Saturday, May 2, 2009

9. The Old Man and the Sea – Ernest Hemingway

9. The Old Man and the Sea – Ernest Hemingway.
History: Written in Cuba in 1951 and published in 1952. It won the Pullitzer Prize in 1953. It was the last major work of fiction to be produced by Hemingway and published in his lifetime. The book is a novella because it has no chapters or parts and is slightly longer than a short story. Santiago (which is the Spanish for 'Saint James') represents Christ suffering. His stoic determination is mythic, nearly Christ-like.
Plot: An older fisherman takes out a small boat alone, and catches the biggest fish he’s ever seen. Unable to pull in the great marlin, Santiago instead finds the fish pulling his skiff. Two days and two nights pass in this manner, during which the old man bears the tension of the line with his body. Santiago expresses a compassionate appreciation for his adversary, often referring to him as a brother. On the third day of the ordeal, the fish begins to circle the skiff, Santiago, uses all the strength he has left in him to stab the marlin with a harpoon, thereby ending the long battle. Santiago straps the marlin to his skiff and heads home, thinking about the high price the fish will bring him at the market and how many people he will feed. While Santiago continues his journey back to the shore, sharks are attracted to the trail of blood left by the marlin in the water. By night, the sharks have almost devoured the marlin's entire carcass, leaving a skeleton. The old man castigates himself for sacrificing the marlin. Finally reaching the shore before dawn on the next day, he struggles on the way to his shack. Once home, he slumps onto his bed and enters a very deep sleep. The next day a group of fishermen measure the skeleton to be eighteen feet from nose to tail. They mistakenly take it for a shark. When the old man wakes, the boy and the old man promise to fish together once again. Upon his return to sleep, Santiago dreams of lions on the African beach.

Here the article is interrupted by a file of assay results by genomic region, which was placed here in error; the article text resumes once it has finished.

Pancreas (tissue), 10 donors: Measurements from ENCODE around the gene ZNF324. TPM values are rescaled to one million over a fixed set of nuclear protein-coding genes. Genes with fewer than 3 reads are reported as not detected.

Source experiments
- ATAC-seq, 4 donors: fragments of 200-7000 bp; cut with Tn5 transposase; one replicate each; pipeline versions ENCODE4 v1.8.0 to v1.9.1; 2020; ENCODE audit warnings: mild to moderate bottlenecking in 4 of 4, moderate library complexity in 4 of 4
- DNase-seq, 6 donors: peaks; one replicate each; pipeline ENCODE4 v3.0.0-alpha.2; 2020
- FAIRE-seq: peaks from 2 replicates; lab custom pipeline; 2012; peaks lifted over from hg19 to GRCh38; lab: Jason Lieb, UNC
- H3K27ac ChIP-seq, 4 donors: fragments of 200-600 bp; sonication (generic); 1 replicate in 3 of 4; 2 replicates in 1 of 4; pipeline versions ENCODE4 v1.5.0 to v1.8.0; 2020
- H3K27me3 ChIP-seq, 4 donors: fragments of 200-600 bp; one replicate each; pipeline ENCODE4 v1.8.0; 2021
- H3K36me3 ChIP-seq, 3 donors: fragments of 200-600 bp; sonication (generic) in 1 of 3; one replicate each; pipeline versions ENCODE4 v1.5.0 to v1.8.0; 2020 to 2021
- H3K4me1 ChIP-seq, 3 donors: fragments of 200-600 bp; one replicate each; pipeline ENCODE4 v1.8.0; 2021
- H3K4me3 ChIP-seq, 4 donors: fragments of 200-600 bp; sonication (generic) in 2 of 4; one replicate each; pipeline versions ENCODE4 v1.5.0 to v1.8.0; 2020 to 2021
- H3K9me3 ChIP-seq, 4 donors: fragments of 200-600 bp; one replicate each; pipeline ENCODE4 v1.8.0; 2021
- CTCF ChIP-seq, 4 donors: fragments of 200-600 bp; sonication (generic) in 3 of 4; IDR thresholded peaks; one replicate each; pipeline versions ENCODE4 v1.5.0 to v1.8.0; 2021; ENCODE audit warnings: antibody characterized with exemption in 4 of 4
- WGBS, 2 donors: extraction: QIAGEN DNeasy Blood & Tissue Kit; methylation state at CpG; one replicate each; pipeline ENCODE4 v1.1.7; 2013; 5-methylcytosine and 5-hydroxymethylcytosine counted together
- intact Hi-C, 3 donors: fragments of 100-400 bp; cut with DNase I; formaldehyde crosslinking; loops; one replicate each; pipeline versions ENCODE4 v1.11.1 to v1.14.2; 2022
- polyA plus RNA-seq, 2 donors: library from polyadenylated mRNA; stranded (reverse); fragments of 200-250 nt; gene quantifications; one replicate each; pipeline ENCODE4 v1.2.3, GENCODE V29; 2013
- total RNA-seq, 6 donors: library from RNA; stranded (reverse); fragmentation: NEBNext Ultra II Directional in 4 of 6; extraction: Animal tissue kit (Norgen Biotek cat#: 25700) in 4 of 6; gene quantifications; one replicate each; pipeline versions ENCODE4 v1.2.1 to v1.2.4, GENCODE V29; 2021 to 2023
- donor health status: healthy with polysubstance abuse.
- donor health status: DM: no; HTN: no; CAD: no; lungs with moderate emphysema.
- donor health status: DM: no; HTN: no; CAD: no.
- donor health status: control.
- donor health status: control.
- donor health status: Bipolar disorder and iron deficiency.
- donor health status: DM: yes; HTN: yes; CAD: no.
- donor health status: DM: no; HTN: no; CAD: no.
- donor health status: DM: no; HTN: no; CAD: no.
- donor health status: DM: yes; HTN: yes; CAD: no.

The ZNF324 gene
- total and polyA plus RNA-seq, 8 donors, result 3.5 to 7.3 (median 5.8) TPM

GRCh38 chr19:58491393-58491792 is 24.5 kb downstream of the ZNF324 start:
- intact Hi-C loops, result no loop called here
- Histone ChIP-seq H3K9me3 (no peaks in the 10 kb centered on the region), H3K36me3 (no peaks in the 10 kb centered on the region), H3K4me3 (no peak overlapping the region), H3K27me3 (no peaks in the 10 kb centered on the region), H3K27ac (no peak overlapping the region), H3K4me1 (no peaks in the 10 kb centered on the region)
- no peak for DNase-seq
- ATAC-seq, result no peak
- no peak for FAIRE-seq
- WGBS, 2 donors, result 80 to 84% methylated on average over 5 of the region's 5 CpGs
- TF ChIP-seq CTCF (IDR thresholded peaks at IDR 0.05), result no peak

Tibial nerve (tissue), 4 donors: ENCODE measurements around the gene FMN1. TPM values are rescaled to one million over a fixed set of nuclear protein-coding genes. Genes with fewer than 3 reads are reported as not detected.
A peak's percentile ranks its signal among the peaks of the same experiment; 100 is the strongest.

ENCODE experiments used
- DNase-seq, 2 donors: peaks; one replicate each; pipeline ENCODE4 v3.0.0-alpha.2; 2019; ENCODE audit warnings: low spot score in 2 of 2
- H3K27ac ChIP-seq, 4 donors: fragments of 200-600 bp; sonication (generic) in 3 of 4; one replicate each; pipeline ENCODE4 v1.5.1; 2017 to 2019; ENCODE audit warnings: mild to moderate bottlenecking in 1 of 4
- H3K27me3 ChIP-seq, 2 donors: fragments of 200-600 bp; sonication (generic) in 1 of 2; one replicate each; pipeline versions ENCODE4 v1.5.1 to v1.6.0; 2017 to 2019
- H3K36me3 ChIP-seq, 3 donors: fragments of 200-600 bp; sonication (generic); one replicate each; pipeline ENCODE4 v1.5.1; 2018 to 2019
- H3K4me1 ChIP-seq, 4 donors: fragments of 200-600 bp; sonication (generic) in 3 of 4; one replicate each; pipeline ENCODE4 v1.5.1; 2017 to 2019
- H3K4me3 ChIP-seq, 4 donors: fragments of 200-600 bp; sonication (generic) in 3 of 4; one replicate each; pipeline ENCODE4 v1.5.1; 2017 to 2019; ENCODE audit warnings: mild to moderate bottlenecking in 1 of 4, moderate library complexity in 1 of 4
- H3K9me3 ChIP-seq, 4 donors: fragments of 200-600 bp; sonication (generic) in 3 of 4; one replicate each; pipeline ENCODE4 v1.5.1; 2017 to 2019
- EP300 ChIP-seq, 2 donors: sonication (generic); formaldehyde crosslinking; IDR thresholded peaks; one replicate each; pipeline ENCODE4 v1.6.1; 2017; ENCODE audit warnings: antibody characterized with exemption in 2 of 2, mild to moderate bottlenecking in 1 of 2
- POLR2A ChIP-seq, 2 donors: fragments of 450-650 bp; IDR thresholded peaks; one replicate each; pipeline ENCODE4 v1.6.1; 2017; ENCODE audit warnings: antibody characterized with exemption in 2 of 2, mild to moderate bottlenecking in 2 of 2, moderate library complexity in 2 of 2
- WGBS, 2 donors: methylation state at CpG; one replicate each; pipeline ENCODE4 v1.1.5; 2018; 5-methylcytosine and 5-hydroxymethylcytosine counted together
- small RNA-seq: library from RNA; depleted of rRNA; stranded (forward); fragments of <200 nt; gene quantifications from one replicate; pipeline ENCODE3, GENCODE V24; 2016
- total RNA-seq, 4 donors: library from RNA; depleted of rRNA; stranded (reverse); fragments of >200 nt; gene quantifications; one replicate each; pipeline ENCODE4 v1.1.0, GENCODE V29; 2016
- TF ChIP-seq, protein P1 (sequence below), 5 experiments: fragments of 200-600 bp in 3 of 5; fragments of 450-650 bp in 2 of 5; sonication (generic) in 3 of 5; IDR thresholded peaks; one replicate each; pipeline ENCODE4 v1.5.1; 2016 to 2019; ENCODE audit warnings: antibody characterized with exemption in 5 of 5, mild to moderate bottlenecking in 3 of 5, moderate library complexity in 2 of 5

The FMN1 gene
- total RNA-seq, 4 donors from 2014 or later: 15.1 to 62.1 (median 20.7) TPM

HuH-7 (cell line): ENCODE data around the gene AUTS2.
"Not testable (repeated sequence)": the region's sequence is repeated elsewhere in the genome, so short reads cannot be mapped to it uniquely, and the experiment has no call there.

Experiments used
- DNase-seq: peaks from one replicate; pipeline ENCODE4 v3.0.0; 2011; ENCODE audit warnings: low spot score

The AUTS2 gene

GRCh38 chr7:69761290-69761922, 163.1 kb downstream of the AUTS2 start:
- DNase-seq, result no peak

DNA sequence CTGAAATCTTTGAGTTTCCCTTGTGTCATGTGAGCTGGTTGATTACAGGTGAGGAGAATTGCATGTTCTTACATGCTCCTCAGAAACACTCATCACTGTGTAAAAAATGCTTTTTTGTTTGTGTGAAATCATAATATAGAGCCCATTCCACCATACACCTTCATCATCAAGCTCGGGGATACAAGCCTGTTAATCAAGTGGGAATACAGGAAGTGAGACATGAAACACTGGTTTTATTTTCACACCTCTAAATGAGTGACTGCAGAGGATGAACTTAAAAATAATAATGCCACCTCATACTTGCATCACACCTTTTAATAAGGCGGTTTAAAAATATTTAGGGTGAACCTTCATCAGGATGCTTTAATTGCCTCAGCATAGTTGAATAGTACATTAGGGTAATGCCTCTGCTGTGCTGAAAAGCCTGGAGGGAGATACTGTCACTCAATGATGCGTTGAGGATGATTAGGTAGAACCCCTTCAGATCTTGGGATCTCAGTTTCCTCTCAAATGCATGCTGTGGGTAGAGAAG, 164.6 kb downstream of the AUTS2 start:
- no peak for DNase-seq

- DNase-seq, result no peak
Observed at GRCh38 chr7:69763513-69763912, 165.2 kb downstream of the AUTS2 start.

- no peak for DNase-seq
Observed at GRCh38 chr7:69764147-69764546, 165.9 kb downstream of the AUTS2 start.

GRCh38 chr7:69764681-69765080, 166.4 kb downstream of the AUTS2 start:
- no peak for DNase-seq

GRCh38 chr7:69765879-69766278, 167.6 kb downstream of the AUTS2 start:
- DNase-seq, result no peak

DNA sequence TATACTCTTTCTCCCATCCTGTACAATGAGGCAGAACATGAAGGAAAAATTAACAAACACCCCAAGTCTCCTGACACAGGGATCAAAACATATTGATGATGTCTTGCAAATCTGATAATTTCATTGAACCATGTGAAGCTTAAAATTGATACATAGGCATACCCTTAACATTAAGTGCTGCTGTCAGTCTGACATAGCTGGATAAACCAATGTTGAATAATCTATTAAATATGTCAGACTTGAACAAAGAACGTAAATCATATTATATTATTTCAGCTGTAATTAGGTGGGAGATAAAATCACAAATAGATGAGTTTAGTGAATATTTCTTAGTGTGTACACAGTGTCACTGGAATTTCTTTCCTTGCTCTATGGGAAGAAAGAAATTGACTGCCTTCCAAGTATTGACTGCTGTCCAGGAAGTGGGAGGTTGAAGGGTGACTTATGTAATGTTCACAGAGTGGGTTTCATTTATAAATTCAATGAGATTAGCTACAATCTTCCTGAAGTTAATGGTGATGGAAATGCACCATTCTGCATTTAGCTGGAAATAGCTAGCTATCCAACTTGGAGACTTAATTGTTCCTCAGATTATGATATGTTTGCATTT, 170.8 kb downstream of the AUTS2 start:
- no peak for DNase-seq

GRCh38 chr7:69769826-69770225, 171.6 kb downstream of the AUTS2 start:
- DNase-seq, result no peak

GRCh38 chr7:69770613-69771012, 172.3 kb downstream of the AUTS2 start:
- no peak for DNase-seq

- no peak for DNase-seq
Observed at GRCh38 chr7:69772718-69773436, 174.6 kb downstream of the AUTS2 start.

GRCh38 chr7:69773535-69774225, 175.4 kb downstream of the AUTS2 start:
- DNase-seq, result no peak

Review: A short book, and my introduction to Hemingway. I did not expect to like it as much as I did, because the story is so simple, but sweet in a way that I didn’t anticipate. I knew, by the way Hemingway wrote, that the old man was going to beat the fish, but wasn’t prepared for the shark attack.
Opening Line: “He was an old man who had fished alone in a skiff in the Gulf Stream and he had gone eighty-four days now without taking a fish.”
Closing Line: “The old man was dreaming about the lions.”
Quotes:"Everything about him was old except his eyes and they were the same color as the sea and were cheerful and undefeated."
"You are killing me, fish, the old man thought. But you have a right to. Never have I seen a greater, or more beautiful, or a calmer or more noble thing than you, brother. Come on and kill me. I do not care who kills who."
Horrible poor mediocre okay good very good superb

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